What Does ‘Natural’ Mean? — The NaturalMedicine Manifesto Part 2

in #naturalmedicinelast year

An exploration of an emergent ethos

In this series of posts, we will explain the ground from which emerges the values and ethos that drives and sustains the NaturalMedicine community on Steem. This is the basis on which choices are made for creating and curating #naturalmedicine content. It draws on the models found in natural systems to create and establish creative, thriving, sustainable communities. As a whole, it forms a manifesto that the community draws on for inspiration, discussion, and inter-personal discovery.


If you haven’t read Part 1 What Is ‘Natural Medicine’ we invite you now to read that first. Otherwise, please continue …

In the previous post, we explained what we mean when we refer to ‘medicine’. In this post, we are going to explore what we mean by ‘natural’, so that we have an understanding of the concept of ‘natural medicine’.

And it’s super easy: it simply means ‘that which comes from nature’.

The natural world we are part of is truly amazing, and we humans have evolved on this planet that is rich and abundant in resources. Over millennia we have learned how to harness all manner of natural resources — mostly for our benefit, but sometimes not! We will definitely be going into the question of resource depletion and exploitation in a [future post]; but for now let’s just understand that we have learned how to use what is available in the natural world (and the universe) to help us live, evolve, and thrive.

In the case of herbal medicine, this is easy to understand. Flowers, leaves, roots, berries, barks, and seeds all contain molecules that have some manner of pharmacological action on the body. For example, willow bark was used for millennia to treat fever, pain, and inflammation. From this herb we discovered the active ingredient which had this effect was salicylic acid, and chemists then were able to synthesise a molecule — acetylsalicylic acid — from which aspirin was developed.

As we mentioned in the previous part, treatments such as acupuncture and massage are considered ‘natural’ — how is that? Human beings are part of the natural world, and our physiologies have a ‘natural’ way they function. Thus appropriate massage of the lymphatic system can aid in the flow in that system and assist immune health; or releasing a trigger point in muscles can stop compression of local nervous and vascular systems; or how acupuncture stimulates endorphin receptors to alleviate pain and stress. Therapies such as these are ‘natural’ in that they harness the body’s natural systems to effect a change.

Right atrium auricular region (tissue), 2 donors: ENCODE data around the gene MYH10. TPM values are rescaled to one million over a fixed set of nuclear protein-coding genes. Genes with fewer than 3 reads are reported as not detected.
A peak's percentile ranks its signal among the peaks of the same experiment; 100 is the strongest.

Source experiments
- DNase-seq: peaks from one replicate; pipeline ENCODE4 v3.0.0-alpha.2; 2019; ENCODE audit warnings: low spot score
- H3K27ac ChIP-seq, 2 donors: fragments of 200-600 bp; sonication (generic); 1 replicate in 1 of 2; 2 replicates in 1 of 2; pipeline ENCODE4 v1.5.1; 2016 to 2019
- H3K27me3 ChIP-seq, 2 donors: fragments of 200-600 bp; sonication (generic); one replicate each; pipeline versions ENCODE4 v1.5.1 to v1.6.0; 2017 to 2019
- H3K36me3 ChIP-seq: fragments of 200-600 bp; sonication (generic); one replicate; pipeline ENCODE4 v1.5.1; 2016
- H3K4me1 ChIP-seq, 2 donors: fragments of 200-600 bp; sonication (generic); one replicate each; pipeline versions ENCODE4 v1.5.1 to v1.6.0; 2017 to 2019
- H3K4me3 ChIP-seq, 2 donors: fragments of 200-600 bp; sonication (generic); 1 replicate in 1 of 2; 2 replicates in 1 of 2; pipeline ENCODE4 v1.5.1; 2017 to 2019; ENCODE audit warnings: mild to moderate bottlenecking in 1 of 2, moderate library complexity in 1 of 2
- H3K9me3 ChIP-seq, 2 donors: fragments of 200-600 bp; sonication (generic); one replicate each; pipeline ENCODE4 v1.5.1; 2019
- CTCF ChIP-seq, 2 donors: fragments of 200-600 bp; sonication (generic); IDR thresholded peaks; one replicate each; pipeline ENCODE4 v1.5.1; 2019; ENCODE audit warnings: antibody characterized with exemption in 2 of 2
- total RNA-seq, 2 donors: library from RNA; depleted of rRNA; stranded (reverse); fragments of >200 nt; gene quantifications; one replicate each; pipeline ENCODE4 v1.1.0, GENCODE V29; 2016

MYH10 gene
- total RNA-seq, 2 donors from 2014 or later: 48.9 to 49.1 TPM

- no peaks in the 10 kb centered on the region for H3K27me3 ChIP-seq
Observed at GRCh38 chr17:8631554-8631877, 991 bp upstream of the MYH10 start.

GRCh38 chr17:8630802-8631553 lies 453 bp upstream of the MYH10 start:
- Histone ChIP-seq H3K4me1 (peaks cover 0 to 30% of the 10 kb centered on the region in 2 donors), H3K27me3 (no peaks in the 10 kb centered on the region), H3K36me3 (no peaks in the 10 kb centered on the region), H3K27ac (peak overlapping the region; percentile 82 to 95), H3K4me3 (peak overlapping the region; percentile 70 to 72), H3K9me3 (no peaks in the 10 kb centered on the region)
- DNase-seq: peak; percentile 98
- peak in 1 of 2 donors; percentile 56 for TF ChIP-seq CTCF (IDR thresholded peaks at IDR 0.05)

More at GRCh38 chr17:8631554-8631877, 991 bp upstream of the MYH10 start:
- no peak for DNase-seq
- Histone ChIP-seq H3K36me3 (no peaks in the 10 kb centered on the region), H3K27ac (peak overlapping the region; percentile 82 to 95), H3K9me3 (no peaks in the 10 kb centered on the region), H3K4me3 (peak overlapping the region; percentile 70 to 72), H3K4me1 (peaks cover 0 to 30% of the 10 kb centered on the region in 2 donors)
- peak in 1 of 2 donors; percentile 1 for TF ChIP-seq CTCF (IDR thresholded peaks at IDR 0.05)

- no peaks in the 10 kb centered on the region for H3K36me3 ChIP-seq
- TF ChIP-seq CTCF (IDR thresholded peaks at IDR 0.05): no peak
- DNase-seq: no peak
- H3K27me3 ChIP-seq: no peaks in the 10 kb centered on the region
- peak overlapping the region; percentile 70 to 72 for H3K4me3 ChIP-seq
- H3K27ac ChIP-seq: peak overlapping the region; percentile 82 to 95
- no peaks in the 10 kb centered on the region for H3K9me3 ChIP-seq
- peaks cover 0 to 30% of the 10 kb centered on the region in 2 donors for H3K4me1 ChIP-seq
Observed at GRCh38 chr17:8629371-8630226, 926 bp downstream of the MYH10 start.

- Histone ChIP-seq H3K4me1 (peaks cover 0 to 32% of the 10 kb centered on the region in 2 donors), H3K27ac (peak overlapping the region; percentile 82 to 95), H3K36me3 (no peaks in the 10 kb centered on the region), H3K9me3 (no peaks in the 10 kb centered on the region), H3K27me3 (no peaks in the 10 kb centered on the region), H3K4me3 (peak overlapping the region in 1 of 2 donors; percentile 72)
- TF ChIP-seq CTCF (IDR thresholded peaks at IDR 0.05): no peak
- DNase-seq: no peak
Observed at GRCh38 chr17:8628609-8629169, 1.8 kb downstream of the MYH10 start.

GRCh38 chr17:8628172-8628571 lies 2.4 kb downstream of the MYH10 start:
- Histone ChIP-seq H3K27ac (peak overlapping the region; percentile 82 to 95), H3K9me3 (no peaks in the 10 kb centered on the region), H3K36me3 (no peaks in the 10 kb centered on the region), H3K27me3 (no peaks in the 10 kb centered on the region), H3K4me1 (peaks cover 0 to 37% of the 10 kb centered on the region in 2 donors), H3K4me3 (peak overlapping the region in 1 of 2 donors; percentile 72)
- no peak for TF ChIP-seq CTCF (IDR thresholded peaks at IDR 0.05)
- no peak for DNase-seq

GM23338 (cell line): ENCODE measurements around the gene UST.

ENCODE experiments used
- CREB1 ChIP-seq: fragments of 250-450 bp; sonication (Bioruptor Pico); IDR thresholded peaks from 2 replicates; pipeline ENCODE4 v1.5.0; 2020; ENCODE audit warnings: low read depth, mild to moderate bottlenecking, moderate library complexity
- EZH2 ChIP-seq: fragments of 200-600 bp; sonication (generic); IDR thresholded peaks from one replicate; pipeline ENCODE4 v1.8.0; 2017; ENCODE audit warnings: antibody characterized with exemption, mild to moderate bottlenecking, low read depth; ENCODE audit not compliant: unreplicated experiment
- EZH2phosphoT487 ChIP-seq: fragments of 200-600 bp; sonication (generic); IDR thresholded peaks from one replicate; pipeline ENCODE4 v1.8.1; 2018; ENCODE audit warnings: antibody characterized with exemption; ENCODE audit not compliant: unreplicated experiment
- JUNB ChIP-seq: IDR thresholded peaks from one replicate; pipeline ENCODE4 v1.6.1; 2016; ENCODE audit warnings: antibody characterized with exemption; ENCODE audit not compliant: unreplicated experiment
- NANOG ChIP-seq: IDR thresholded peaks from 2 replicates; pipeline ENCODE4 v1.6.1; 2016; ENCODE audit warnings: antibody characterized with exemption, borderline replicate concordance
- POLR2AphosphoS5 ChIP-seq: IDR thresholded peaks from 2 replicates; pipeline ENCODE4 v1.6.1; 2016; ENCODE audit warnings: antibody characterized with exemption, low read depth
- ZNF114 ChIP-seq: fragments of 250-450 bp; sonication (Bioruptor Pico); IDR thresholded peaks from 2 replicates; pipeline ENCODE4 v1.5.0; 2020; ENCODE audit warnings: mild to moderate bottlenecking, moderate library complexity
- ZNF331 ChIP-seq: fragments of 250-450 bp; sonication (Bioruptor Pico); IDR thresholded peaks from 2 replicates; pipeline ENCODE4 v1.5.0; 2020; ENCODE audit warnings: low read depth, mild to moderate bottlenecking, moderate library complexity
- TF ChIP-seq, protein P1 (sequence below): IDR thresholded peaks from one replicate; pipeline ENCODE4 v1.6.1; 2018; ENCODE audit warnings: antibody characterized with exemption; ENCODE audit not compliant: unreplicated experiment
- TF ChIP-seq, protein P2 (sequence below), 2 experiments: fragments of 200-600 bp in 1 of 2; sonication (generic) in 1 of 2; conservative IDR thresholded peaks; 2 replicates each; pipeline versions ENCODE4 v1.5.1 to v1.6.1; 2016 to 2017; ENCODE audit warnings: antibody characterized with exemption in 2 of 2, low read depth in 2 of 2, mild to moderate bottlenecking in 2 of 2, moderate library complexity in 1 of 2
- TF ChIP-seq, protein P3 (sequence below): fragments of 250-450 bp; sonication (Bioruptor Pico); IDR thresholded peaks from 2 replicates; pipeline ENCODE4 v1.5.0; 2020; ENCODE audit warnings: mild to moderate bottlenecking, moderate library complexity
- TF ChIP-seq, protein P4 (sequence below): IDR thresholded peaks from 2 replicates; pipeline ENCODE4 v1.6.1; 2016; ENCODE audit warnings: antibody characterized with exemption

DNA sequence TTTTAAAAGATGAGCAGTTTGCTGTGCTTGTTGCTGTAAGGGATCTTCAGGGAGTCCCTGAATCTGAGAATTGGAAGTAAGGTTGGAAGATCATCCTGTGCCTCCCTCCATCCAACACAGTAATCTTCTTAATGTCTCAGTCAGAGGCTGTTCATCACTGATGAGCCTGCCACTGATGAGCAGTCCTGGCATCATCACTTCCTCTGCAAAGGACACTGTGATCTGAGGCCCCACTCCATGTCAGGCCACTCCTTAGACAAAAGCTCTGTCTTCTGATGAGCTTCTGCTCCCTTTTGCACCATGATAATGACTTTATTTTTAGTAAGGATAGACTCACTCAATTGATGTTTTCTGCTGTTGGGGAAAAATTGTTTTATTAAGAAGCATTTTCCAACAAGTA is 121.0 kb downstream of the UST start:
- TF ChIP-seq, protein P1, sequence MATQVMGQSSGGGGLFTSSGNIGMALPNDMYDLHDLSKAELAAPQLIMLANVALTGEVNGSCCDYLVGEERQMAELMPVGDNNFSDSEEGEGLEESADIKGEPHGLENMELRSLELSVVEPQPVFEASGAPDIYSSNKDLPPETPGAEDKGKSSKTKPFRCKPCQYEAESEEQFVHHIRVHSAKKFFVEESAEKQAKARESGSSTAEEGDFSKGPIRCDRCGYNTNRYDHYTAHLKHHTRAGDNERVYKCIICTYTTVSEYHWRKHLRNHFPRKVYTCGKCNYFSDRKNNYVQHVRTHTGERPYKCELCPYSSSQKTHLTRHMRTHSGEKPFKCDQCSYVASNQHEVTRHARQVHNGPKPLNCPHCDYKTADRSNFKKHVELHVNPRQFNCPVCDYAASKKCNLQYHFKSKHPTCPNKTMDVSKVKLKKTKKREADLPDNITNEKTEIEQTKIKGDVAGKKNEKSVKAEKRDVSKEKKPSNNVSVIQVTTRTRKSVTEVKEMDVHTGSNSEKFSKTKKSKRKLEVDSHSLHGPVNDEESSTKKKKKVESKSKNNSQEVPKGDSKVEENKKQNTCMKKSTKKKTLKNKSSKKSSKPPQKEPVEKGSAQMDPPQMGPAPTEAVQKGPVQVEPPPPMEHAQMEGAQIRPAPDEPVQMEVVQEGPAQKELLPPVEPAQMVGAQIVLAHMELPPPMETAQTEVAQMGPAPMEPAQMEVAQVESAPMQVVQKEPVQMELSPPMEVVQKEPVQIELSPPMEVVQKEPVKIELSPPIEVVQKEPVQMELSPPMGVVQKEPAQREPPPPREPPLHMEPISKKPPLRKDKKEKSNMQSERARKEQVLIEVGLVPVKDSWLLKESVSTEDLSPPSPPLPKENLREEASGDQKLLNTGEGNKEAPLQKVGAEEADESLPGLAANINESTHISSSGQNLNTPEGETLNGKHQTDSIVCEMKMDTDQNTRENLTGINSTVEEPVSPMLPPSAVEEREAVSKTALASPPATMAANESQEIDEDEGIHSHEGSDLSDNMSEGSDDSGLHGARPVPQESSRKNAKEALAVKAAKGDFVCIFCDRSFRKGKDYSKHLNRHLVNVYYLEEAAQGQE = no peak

Remember also that a human being is not just the physical body — it includes our mind and cognitive functions, it includes our emotions and perceptions, and it includes our sense of place in the world and in the wider universe. This idea will be discussed in a future part in greater detail; but all of these systems within us are ‘natural’ by means of being a part of what and who we are.

When is something not natural?

The question can be asked, ‘at what point does something stop being natural?’ In the above example, making a potion from willow bark is considered a ‘natural medicine’. But what about when we isolate the active ingredient salicylic acid, refine it further to obtain sodium salicylate, then combine it with acetyl chloride, thus producing aspirin?

Any chemist will tell you that all molecules and chemicals are ‘natural’, and they are technically correct, because the elements are the raw building blocks of everything that exists in nature. Even for pharmaceutical medicines, the synthesis of organic molecules into compounds requires precursors derived from petrochemicals — fossil fuels, also something found in ‘nature’.

But we all get the sense that there is a difference, and some people like to use the standard of how much humans were involved in a process. Even then however — at what point do we draw the line? Isn’t ripping the bark from a willow tree and boiling it in a pot of water as much a ‘human’ intervention?

The point is, the lines of distinction are not so clear if we take ‘natural’ to signify that something comes from ‘nature’ — because everything that is in existence technically is part of nature.

It seems that a possible way to understand it is to consider how close is a thing to its original, natural form. This is a really important point to consider, and is a major part of understanding what ‘natural’ means in any context, and certainly how it impacts our understanding of what ‘natural medicine’ is.

To consider that idea, the next few parts will look closer at the idea of natural systems, and how it informs our understanding of what is natural?

Other posts in this series:

Part 1 What Is ‘Natural Medicine’
Beneficiaries of this post are:

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What is natural can really differ for everyone. The line I like to draw is by asking myself, "is this something I can make at home from original, while ingredients?" If so, then I deem it natural. If not, then I feel that too much interference is happening for it to be entirely natural any more. This is why I no longer see refined sugar as natural.

Thank you for these posts.

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 last year 

Thank you so much for putting together this manifesto! It is bringing much clarity and awareness to the elements of natural medicine!
Wonderful that we now have a place at naturalmedicine.io that pulls all this material relating to natural medicine together in one spot!

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